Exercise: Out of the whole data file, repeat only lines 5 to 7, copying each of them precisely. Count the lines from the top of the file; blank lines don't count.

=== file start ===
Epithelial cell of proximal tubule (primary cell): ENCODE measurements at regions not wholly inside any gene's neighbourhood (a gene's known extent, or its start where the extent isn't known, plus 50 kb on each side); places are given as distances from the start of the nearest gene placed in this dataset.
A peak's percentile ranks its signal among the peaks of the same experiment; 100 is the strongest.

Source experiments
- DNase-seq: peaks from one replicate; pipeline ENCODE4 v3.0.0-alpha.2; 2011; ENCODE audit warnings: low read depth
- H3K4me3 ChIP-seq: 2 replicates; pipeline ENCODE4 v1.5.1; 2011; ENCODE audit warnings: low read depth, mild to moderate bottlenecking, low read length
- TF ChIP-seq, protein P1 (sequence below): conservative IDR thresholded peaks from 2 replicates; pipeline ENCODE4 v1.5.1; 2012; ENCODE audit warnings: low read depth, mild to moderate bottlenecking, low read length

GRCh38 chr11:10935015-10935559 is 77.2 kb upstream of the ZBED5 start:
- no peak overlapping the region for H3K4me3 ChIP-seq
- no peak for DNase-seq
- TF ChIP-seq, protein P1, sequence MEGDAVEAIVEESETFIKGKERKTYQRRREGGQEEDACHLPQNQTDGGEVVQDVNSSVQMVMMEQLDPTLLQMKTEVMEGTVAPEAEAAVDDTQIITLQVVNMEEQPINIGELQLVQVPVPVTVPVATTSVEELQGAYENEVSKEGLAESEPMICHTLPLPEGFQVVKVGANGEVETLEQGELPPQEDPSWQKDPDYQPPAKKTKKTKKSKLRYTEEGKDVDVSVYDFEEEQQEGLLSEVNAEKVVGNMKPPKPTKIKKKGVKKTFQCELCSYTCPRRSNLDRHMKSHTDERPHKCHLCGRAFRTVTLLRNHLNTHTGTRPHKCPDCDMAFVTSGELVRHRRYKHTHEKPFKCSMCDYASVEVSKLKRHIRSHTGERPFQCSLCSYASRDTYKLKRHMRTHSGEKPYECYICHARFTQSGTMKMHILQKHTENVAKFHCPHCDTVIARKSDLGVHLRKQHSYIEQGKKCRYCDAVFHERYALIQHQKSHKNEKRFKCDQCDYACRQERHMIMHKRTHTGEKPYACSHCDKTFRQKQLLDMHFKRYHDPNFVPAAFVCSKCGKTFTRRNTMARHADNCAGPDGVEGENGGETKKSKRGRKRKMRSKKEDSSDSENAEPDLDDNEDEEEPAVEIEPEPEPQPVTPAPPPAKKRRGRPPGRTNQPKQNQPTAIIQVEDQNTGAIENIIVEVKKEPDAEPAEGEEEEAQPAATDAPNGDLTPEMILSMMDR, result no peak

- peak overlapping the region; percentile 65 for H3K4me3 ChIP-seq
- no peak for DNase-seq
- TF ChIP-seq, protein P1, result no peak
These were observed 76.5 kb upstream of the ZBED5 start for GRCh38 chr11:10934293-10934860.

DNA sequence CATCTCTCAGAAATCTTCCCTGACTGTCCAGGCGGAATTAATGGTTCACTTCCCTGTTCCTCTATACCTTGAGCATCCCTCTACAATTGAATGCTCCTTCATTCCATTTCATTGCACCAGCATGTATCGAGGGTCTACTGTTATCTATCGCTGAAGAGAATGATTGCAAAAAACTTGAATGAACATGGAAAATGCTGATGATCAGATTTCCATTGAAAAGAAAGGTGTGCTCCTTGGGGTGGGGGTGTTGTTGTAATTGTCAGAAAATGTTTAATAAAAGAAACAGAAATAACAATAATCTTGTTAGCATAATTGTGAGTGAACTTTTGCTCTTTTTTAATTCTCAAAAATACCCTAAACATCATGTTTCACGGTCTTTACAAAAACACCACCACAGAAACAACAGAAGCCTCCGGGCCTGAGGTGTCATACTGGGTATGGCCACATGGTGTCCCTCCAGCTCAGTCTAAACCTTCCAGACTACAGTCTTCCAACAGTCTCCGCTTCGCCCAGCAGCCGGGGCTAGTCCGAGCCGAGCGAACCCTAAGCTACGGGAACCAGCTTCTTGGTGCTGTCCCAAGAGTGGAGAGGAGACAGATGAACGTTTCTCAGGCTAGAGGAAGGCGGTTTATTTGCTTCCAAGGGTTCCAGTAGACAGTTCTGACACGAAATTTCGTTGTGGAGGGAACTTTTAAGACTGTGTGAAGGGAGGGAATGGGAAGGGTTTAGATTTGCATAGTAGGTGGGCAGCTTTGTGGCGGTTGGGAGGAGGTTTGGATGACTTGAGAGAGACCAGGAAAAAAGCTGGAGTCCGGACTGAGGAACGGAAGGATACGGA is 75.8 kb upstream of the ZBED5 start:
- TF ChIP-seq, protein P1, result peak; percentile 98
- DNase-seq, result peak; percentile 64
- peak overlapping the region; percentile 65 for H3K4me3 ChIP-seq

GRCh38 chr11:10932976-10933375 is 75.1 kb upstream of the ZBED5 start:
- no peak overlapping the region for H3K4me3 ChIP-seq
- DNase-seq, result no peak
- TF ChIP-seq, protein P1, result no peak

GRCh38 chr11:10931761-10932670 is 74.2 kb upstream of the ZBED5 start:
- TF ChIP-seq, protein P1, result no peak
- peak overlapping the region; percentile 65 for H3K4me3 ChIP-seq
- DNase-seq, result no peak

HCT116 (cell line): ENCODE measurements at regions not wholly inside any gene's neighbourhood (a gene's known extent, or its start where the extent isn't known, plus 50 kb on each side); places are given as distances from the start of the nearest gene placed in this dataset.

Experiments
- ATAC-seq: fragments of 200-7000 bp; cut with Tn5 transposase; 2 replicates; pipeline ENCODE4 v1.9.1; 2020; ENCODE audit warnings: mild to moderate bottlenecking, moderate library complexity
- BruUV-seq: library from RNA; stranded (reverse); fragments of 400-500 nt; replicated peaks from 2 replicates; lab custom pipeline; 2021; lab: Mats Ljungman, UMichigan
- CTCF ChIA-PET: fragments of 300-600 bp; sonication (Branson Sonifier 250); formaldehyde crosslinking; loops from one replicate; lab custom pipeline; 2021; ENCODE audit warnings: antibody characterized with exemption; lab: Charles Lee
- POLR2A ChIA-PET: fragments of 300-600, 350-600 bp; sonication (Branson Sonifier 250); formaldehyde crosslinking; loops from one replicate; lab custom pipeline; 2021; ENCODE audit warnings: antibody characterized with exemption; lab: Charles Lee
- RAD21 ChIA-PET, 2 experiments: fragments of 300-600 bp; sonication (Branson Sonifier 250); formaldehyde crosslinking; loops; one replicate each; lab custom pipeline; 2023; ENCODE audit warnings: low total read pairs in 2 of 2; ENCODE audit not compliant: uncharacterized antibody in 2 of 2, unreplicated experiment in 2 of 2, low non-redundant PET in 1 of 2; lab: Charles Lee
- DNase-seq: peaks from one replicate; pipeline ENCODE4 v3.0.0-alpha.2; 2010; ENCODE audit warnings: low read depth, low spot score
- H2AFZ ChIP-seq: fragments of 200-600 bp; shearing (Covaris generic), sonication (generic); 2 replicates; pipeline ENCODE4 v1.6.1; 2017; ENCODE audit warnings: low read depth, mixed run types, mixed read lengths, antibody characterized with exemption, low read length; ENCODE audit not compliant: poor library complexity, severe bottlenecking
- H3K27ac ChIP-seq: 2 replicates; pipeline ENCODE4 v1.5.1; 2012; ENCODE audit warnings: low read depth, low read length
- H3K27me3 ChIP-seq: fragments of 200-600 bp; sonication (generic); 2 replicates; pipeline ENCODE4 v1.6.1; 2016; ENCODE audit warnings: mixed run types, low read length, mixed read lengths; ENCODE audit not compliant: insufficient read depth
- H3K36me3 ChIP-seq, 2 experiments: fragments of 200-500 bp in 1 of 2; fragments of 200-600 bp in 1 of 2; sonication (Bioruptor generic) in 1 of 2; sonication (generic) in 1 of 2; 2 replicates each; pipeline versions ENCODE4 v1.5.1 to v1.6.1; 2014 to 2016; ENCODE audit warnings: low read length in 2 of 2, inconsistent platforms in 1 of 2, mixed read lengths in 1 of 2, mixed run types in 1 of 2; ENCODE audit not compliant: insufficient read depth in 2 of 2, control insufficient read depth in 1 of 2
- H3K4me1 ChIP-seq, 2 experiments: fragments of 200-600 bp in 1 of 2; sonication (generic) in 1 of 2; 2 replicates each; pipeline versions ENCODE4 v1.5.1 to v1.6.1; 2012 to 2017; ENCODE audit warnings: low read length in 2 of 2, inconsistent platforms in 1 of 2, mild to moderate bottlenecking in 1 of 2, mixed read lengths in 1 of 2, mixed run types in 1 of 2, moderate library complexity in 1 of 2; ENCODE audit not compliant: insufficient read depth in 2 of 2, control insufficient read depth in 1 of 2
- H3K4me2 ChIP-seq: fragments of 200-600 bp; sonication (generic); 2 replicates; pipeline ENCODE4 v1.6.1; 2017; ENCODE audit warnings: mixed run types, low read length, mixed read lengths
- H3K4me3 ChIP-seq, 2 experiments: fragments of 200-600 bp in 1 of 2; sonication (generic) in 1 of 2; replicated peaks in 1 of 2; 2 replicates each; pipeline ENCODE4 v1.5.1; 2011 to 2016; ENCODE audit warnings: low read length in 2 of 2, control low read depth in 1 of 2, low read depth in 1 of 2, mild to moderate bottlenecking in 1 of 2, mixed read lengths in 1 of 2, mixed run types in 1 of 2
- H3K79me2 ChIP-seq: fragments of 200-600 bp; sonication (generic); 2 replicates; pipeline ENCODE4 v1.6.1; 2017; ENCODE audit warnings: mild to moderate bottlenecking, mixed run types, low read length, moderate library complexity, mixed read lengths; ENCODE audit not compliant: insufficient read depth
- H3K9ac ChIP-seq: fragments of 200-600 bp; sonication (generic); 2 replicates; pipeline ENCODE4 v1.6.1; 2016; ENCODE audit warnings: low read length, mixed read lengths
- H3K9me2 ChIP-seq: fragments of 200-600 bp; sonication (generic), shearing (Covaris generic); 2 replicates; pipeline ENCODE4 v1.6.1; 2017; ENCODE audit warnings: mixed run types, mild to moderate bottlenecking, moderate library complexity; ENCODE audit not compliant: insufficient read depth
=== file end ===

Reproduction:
- H3K4me3 ChIP-seq: 2 replicates; pipeline ENCODE4 v1.5.1; 2011; ENCODE audit warnings: low read depth, mild to moderate bottlenecking, low read length
- TF ChIP-seq, protein P1 (sequence below): conservative IDR thresholded peaks from 2 replicates; pipeline ENCODE4 v1.5.1; 2012; ENCODE audit warnings: low read depth, mild to moderate bottlenecking, low read length

GRCh38 chr11:10935015-10935559 is 77.2 kb upstream of the ZBED5 start: